On November 22, 2010, the Tenth Circuit Court of Appeals held that Oklahoma state prisoners had no clearly-established right to the funds in their trust fund accounts in 2007.
Herman T. Clark, an Oklahoma state prisoner, was sued by a woman he had been convicted of shooting. She received a $2 million judgment and filed a garnishment action against Clark. The garnishment documents were served on the Oklahoma Department of Corrections which, in 2007, froze Clark's trust fund account to comply with civil garnishment statutes. Clark filed a civil rights action pursuant to 42 U.S.C. § 1963 in federal court against Leon Wilson, the prison official responsible for freezing the account. Clark alleged denial of access to the courts, retaliation and denial of procedural due process.
Wilson filed a motion for summary judgment on the basis of qualified immunity. The court denied summary judgment citing a Tenth Circuit case which held that, based upon mandatory Oklahoma statutory language, prisoners had a property interest in the money in their trust fund accounts after mandatory deductions had been made. Gillihan v. Shillinger, 872 F.2d 935 (10th Cir. 1989). Wilson appealed.
The Tenth Circuit held that the method of determining whether a prisoner had a property interest based upon mandatory language in a statue had been superseded by the determination of whether the "punishment 'imposes atypical and significant hardship on the inmate in relation to the ordinary incidents of prison life'" used in Sandin v. Conner, 515 U.S. 472 (1995) to determine whether a prisoner had a liberty interest.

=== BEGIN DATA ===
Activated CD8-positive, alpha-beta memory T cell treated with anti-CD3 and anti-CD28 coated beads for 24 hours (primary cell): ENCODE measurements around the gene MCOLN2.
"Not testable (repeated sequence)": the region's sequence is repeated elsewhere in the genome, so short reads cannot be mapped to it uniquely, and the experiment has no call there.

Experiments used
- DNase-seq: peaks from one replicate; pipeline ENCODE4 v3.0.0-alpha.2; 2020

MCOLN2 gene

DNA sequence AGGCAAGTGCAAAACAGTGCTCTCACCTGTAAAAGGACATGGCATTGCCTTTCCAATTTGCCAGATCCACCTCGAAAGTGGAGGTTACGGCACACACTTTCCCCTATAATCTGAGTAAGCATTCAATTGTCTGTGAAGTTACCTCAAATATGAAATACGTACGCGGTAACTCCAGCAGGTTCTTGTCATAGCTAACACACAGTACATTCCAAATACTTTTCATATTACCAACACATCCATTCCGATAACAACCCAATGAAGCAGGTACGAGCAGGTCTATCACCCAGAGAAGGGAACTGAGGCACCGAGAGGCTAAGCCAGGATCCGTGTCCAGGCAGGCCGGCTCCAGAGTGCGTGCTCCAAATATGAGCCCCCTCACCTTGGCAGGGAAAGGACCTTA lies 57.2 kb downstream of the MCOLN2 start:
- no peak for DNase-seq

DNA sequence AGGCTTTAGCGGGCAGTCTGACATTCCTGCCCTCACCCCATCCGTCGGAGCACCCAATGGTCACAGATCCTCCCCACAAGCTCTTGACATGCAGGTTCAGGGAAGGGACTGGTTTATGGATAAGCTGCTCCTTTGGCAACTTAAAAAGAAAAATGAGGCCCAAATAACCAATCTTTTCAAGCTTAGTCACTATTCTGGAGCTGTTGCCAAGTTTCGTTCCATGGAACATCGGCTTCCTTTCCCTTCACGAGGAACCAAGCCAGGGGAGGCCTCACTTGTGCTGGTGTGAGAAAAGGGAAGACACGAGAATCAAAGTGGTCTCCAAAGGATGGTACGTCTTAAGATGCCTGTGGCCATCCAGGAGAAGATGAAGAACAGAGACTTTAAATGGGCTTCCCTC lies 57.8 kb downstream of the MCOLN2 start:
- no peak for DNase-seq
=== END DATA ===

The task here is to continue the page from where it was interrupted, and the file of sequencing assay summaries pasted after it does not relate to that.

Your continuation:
Holding that neither the U.S. Supreme Court nor any federal court of appeals had held that depriving a prisoner of trust fund monies constituted such an "atypical and significant hardship," prior to 2007, the Tenth Circuit held that Wilson should have been granted summary judgment.
The court noted that the Third Circuit had found a property interest in prisoner trust fund monies in Burns v. PA Department of Correction, 544 F.3d 279 (3d Cir. 2008), but this occurred after the 2007 deprivation and thus did not help Clark defeat qualified immunity. The denial of qualified immunity was reversed and the case returned to the district court with instructions to enter judgment in favor of Wilson. See: Clark v. Wilson, 625 F.3d 686 (10th Cir. 2010), cert. denied.
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Related legal case
Clark v. Wilson
|Cite||625 F.3d 686 (10th Cir. 2010), cert. denied|
|Level||Court of Appeals|